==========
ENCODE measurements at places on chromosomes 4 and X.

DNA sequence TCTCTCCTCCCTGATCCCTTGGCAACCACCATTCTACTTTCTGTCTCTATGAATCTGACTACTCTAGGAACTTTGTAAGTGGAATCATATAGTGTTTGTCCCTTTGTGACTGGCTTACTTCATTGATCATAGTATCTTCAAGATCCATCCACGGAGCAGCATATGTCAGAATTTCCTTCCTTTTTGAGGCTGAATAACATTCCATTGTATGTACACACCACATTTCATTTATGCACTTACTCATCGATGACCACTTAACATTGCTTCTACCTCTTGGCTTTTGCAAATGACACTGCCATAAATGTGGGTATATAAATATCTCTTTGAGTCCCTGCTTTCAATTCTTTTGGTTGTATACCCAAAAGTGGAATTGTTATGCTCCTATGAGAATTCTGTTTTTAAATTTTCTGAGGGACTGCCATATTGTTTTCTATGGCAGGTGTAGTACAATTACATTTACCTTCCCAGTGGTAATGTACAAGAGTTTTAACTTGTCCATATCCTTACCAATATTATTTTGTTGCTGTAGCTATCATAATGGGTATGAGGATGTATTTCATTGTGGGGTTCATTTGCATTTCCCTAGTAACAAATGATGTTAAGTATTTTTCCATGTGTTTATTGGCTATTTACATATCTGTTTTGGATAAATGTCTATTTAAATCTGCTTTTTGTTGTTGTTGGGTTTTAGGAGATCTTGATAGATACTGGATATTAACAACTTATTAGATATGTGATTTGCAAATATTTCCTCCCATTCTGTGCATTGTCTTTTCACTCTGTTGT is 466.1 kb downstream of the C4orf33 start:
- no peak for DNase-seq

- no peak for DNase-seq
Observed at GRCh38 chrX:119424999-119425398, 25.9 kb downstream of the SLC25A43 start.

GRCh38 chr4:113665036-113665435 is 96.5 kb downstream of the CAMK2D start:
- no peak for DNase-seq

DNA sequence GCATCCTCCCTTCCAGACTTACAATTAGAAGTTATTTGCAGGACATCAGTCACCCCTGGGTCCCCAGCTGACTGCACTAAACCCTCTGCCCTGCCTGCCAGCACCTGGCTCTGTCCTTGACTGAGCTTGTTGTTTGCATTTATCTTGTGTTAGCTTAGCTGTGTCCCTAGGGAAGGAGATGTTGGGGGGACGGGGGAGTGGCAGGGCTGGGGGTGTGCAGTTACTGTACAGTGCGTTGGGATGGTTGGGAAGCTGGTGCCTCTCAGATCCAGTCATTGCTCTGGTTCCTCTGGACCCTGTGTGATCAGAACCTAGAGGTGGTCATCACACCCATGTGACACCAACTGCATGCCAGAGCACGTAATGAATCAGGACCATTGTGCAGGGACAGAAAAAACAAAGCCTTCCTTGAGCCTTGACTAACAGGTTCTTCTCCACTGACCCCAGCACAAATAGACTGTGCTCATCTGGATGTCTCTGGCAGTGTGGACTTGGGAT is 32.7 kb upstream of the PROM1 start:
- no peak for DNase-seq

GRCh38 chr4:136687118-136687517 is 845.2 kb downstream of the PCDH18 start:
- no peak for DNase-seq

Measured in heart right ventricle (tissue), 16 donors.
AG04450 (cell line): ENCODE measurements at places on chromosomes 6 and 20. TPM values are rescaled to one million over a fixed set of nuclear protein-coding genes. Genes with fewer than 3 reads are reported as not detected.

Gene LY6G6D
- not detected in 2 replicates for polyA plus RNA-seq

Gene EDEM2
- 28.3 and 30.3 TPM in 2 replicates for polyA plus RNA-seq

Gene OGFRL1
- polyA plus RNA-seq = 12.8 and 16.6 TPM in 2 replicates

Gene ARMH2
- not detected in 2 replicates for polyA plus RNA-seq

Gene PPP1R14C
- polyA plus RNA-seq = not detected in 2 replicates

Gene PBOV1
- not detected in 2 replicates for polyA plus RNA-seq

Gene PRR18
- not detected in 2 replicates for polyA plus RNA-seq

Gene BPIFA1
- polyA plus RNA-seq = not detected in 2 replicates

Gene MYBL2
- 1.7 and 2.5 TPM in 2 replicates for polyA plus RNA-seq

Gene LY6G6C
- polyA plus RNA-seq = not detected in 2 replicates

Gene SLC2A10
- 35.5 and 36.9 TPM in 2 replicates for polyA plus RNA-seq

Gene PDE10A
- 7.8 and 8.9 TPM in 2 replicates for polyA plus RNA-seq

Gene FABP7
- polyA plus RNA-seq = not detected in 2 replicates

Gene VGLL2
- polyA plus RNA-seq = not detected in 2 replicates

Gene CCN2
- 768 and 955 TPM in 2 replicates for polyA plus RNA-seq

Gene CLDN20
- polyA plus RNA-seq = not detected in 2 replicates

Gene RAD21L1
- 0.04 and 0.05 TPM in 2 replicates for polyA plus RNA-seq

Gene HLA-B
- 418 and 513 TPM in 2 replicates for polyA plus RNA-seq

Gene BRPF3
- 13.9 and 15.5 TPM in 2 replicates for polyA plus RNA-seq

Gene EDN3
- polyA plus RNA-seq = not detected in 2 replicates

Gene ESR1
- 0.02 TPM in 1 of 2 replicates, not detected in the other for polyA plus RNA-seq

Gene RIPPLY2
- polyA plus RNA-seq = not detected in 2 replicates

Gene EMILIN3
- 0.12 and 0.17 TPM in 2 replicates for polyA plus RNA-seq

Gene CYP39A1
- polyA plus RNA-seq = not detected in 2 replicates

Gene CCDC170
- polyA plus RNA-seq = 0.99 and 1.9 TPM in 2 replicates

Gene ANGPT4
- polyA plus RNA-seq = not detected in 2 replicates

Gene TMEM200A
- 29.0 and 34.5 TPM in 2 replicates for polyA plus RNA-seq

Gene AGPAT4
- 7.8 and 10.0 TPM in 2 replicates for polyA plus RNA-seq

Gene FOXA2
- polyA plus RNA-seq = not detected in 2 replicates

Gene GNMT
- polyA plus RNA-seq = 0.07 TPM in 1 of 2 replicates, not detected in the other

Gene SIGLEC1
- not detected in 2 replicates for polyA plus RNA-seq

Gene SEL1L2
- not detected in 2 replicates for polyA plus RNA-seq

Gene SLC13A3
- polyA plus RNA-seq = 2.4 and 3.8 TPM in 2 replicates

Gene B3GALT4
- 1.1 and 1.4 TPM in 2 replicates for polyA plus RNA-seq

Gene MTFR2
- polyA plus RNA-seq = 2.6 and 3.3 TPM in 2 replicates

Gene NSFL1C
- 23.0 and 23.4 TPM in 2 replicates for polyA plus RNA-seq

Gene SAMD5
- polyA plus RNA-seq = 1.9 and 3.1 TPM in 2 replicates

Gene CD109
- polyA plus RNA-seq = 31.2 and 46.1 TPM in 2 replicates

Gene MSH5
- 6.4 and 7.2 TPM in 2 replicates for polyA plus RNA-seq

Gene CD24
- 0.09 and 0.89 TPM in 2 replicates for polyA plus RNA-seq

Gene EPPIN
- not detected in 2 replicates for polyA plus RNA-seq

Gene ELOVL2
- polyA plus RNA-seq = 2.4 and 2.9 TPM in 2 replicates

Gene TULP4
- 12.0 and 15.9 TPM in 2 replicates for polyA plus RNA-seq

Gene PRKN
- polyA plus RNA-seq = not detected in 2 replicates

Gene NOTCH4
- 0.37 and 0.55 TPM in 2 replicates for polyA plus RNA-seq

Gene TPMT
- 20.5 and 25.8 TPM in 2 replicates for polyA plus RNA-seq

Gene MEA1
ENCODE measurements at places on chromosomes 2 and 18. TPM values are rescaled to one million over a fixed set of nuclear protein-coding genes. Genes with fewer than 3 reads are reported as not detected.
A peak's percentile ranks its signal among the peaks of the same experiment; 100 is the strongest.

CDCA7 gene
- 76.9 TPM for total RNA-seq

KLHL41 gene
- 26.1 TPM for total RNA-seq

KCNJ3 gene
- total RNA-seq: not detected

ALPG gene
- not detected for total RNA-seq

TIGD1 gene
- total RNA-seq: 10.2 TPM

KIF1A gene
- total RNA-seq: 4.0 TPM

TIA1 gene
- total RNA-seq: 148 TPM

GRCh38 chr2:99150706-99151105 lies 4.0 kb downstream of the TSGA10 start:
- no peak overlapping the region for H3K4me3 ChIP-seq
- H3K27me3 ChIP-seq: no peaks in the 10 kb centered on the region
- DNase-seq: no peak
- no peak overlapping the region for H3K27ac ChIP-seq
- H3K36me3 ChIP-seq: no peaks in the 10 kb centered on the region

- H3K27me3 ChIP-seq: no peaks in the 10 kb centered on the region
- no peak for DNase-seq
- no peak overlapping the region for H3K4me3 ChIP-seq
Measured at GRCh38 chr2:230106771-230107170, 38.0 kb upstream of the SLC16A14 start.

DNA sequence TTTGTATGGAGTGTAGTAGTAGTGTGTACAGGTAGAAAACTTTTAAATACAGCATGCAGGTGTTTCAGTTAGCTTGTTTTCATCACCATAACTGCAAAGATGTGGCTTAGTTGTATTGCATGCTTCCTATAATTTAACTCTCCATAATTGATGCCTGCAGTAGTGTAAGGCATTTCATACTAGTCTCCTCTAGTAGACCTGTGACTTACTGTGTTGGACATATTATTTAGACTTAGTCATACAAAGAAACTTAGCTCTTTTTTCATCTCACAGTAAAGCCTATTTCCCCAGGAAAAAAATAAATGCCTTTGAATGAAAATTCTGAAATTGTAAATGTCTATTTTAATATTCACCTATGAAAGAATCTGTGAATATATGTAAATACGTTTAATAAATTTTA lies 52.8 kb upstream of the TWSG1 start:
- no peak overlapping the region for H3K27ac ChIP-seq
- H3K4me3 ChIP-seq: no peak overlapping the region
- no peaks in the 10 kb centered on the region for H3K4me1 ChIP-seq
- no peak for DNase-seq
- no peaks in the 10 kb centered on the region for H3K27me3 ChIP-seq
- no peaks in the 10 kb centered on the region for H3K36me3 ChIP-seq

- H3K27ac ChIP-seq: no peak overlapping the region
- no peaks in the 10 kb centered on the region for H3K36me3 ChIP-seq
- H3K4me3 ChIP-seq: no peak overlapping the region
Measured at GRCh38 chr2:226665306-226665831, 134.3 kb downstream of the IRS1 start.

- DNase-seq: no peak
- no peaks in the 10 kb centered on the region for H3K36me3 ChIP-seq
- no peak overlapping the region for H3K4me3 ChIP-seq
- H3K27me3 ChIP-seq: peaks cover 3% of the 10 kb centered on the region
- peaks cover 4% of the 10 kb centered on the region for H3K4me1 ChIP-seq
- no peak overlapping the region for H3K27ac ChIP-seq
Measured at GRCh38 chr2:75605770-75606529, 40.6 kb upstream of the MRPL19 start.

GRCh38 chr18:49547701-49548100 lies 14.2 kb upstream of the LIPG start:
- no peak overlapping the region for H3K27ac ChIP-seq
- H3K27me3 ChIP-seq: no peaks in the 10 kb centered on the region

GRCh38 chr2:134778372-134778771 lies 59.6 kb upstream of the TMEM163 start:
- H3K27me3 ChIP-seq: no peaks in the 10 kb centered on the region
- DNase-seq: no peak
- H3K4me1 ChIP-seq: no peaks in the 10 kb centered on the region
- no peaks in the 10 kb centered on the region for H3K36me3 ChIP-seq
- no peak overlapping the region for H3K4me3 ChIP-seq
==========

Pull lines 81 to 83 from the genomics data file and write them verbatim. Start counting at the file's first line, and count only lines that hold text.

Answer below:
- 1.1 and 1.4 TPM in 2 replicates for polyA plus RNA-seq

Gene MTFR2
- polyA plus RNA-seq = 2.6 and 3.3 TPM in 2 replicates